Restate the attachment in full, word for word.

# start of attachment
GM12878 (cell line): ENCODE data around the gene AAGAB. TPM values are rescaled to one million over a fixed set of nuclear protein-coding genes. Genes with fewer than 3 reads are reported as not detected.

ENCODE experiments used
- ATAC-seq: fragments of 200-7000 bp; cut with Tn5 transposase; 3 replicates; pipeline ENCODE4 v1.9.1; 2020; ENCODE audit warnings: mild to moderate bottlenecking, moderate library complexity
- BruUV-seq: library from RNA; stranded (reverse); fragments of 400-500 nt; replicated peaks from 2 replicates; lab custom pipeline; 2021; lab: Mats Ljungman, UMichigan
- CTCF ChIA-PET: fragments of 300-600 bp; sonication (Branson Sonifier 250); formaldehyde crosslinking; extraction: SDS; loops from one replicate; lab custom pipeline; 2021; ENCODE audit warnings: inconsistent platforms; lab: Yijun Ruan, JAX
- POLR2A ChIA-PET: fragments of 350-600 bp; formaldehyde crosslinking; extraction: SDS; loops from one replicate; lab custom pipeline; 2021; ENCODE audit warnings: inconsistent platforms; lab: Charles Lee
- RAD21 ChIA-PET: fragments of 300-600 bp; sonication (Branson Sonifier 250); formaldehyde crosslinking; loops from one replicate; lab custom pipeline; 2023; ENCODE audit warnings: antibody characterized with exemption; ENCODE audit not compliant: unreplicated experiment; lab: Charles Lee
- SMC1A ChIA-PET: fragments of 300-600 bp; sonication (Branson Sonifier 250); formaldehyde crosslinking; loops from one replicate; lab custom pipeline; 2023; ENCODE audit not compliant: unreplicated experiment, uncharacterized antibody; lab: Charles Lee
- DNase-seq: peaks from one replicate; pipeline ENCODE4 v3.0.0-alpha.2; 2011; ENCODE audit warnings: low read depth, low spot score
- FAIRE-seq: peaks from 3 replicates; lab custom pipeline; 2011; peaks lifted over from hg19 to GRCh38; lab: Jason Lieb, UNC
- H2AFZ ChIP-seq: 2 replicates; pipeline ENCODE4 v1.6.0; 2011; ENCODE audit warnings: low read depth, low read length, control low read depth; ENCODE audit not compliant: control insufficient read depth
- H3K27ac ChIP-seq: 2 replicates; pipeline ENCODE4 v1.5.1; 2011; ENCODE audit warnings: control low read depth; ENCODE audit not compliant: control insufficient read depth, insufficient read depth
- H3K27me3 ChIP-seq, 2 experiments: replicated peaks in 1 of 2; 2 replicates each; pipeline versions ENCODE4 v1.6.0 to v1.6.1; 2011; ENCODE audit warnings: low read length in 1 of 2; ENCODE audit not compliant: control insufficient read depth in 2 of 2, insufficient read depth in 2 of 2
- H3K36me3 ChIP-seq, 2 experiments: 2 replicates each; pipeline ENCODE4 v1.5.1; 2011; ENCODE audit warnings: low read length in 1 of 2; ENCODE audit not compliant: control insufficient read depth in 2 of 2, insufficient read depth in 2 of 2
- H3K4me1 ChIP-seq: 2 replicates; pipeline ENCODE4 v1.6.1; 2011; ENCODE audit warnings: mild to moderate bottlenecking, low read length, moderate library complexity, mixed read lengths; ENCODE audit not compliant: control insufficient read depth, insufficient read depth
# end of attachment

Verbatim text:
GM12878 (cell line): ENCODE data around the gene AAGAB. TPM values are rescaled to one million over a fixed set of nuclear protein-coding genes. Genes with fewer than 3 reads are reported as not detected.

ENCODE experiments used
- ATAC-seq: fragments of 200-7000 bp; cut with Tn5 transposase; 3 replicates; pipeline ENCODE4 v1.9.1; 2020; ENCODE audit warnings: mild to moderate bottlenecking, moderate library complexity
- BruUV-seq: library from RNA; stranded (reverse); fragments of 400-500 nt; replicated peaks from 2 replicates; lab custom pipeline; 2021; lab: Mats Ljungman, UMichigan
- CTCF ChIA-PET: fragments of 300-600 bp; sonication (Branson Sonifier 250); formaldehyde crosslinking; extraction: SDS; loops from one replicate; lab custom pipeline; 2021; ENCODE audit warnings: inconsistent platforms; lab: Yijun Ruan, JAX
- POLR2A ChIA-PET: fragments of 350-600 bp; formaldehyde crosslinking; extraction: SDS; loops from one replicate; lab custom pipeline; 2021; ENCODE audit warnings: inconsistent platforms; lab: Charles Lee
- RAD21 ChIA-PET: fragments of 300-600 bp; sonication (Branson Sonifier 250); formaldehyde crosslinking; loops from one replicate; lab custom pipeline; 2023; ENCODE audit warnings: antibody characterized with exemption; ENCODE audit not compliant: unreplicated experiment; lab: Charles Lee
- SMC1A ChIA-PET: fragments of 300-600 bp; sonication (Branson Sonifier 250); formaldehyde crosslinking; loops from one replicate; lab custom pipeline; 2023; ENCODE audit not compliant: unreplicated experiment, uncharacterized antibody; lab: Charles Lee
- DNase-seq: peaks from one replicate; pipeline ENCODE4 v3.0.0-alpha.2; 2011; ENCODE audit warnings: low read depth, low spot score
- FAIRE-seq: peaks from 3 replicates; lab custom pipeline; 2011; peaks lifted over from hg19 to GRCh38; lab: Jason Lieb, UNC
- H2AFZ ChIP-seq: 2 replicates; pipeline ENCODE4 v1.6.0; 2011; ENCODE audit warnings: low read depth, low read length, control low read depth; ENCODE audit not compliant: control insufficient read depth
- H3K27ac ChIP-seq: 2 replicates; pipeline ENCODE4 v1.5.1; 2011; ENCODE audit warnings: control low read depth; ENCODE audit not compliant: control insufficient read depth, insufficient read depth
- H3K27me3 ChIP-seq, 2 experiments: replicated peaks in 1 of 2; 2 replicates each; pipeline versions ENCODE4 v1.6.0 to v1.6.1; 2011; ENCODE audit warnings: low read length in 1 of 2; ENCODE audit not compliant: control insufficient read depth in 2 of 2, insufficient read depth in 2 of 2
- H3K36me3 ChIP-seq, 2 experiments: 2 replicates each; pipeline ENCODE4 v1.5.1; 2011; ENCODE audit warnings: low read length in 1 of 2; ENCODE audit not compliant: control insufficient read depth in 2 of 2, insufficient read depth in 2 of 2
- H3K4me1 ChIP-seq: 2 replicates; pipeline ENCODE4 v1.6.1; 2011; ENCODE audit warnings: mild to moderate bottlenecking, low read length, moderate library complexity, mixed read lengths; ENCODE audit not compliant: control insufficient read depth, insufficient read depth